Ask Your Developer: Top Takeaways
The messages that pop-up on your phone, whether telling you your food delivery is on its way, or that your Uber is ready, are likely provided by Twilio.
Jeff Lawson, the cofounder and CEO of Twilio (one of the fastest-growing tech companies on Earth), has written a really good book.
It has a ton of practical advice on establishing the processes, structure and culture that enable companies to thrive, but here my personal top takeaways...
* 1 * Twilio rented a big billboard in San Francisco but had no idea what to put on it. Coming up with a message was extra tough, Lawson explains, because “Twilio doesn’t sell products to consumers. We sell a service to software developers… our software hides under the covers, inside websites and mobile apps.”
At the last minute, he joked “Why don’t we just say, ‘Ask your developer’? But it worked because it didn’t try to explain what Twilio did, but instead "provoked a conversation".
If you don’t know what Twilio is, your developers certainly will!
* 2 * Lawson says the secret to Twilio's success is "empowering a type of worker that few vendors actually treat as their customer: software developers.”
* 3 * A ‘Software Person’ is not necessarily a developer - it’s anybody who, when faced with a problem, asks the question: “How can software solve this problem?”
* 5 * “You can’t buy differentiation. You can only build it.” Lawson’s rule of thumb is that you should build "...anything where your customer will be saying, why doesn’t it do X, and your answer is, well, the thing we brought doesn’t do X.”
* 6 * To articulate a core company value of always “wearing the customer’s shoes”, Twilio commissioned a run of Twilio red Chuck Taylor Converse shoes sporting dual branding. If a customer gave Twilio a pair of their shoes, they got a pair of Converse in return.
Twilio quickly amassed hundreds of pairs of shoes, which are now hanging in their offices. Everyone asks, “What’s with the shoes?” and that “...keeps the value alive and part of a daily conversation. Yes, it’s cheesy, but it works.”
* 7 * Lawson cites AWS as changing the game when it allowed people to pay only for what they used, saying “to me, the most interesting implications of AWS was that it changed not just the way computing power was bought, but who was buying it”. Now it's no longer just CIOs and CFOs making high-stake decisions, but ordinary developers with a credit card.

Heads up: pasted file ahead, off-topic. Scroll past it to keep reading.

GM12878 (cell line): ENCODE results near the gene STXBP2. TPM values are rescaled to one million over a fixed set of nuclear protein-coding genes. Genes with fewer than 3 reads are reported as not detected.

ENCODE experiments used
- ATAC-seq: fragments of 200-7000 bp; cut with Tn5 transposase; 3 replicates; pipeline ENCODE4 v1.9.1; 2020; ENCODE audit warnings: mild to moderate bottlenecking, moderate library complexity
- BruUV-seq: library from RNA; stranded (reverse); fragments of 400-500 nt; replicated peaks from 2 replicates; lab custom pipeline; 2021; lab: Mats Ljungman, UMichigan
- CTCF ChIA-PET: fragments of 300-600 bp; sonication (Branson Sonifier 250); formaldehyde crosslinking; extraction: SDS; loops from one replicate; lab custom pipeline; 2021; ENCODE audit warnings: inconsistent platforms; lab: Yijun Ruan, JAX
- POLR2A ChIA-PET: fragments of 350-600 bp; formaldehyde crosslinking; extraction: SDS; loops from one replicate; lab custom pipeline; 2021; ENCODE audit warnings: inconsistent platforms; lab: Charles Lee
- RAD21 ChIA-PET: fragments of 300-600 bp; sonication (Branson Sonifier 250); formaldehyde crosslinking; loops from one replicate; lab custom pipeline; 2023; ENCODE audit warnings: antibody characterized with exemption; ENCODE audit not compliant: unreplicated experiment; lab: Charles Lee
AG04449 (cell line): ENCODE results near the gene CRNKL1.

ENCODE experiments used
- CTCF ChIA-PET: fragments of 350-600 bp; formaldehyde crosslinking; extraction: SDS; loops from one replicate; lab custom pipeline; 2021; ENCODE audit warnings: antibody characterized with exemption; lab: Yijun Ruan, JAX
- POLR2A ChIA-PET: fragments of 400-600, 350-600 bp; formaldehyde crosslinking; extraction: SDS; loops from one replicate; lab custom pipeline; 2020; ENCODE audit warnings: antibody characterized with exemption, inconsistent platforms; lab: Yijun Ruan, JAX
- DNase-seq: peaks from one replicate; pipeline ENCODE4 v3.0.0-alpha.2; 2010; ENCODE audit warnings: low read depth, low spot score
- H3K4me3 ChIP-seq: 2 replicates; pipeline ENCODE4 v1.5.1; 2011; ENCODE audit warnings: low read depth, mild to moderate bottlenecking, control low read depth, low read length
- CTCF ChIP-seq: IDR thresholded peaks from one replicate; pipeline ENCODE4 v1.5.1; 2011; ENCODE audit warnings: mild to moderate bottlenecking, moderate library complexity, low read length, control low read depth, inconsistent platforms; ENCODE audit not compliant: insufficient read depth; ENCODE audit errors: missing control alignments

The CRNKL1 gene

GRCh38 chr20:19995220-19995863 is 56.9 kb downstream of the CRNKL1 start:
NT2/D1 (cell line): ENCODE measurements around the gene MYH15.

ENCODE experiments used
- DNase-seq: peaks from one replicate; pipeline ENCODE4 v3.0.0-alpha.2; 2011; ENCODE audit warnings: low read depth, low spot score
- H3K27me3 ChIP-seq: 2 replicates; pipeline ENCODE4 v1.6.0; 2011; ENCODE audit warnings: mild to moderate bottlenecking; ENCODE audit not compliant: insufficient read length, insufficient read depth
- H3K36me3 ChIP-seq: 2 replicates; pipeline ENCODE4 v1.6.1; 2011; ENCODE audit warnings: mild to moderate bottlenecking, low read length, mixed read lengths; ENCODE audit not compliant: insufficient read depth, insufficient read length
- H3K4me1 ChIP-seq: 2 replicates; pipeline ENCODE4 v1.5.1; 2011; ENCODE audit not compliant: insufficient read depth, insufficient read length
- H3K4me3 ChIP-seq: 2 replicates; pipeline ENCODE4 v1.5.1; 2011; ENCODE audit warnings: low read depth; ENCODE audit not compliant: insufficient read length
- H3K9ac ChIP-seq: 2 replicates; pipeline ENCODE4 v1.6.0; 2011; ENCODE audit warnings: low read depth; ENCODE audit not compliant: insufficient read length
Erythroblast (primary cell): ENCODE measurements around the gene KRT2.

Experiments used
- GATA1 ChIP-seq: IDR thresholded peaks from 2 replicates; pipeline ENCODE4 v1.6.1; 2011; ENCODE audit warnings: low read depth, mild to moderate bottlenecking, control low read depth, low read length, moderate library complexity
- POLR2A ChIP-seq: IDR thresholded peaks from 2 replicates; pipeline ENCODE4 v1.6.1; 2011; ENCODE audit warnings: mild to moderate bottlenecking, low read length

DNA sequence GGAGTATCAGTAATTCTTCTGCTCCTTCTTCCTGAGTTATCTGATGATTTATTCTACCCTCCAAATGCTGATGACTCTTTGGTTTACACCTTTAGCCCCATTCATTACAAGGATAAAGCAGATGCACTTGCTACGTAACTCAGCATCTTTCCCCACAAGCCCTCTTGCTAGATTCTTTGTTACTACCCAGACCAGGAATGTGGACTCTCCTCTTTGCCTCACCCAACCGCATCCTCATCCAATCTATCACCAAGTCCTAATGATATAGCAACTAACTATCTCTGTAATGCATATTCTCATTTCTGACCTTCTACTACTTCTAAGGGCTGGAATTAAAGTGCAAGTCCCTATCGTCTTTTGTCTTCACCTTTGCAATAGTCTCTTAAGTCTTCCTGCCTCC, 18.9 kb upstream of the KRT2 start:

* 8 * "The key to getting business people and developers to work well together is for the businesspeople to share problems, not solutions."
* 9 * “When things go wrong, it’s either time to blame, or a time to learn."
* 10 * "In the coming decade, the winners will be companies that build the best software - which really means, the companies with the best software developers."
* 11 * Real learning, Lawson says, is the “the kind where people learn by doing. You can’t learn to swim by watching videos and listening to lectures. You learn by getting into the pool.”
* 12 * 'Bikeshedding' is “the tendency for non-experts in charge to expend a lot of calories on unimportant details, because they lack the context to make the most important decision”. For example, focusing on the colour of the company’s bike shed because it’s all they understand.
* 13 * Great companies don’t say "I need better customer support", they say "We should reduce the need for customers to contact customer support.”
* 14 * People, often investors, ask Lawson why he give so much autonomy to small teams. He replies: “who knows best how to serve customers? I’m sitting here right now, talking to investors, while my teams are busy talking to customers. Who do you think knows more about what we need to do for our customers today?”
* 15 * At Twilio, the first step in defining a new product or feature is writing the press release.
* 16 * Lawson is wary of the word ‘strategy’ because “it can be mistaken for marching orders from executives, versus listening to customers. At Twilio , he often says “our strategy is simple: build things our customers want for which they’ll pay us.”
"Obviously we have long term plans for the business, but I don’t want teams to confuse our company’s goals for serving our customers.”
* 17 * One thing that regularly frustrates execs and managers is the inability for engineering teams to commit to hard deadlines; the way Lawson thinks about it is "there are four attributes in software development: features, deadlines, quality, and certainty. Generally speaking, you can pick any three, but you can’t have all four…”
The book is available on Amazon and comes highly recommended.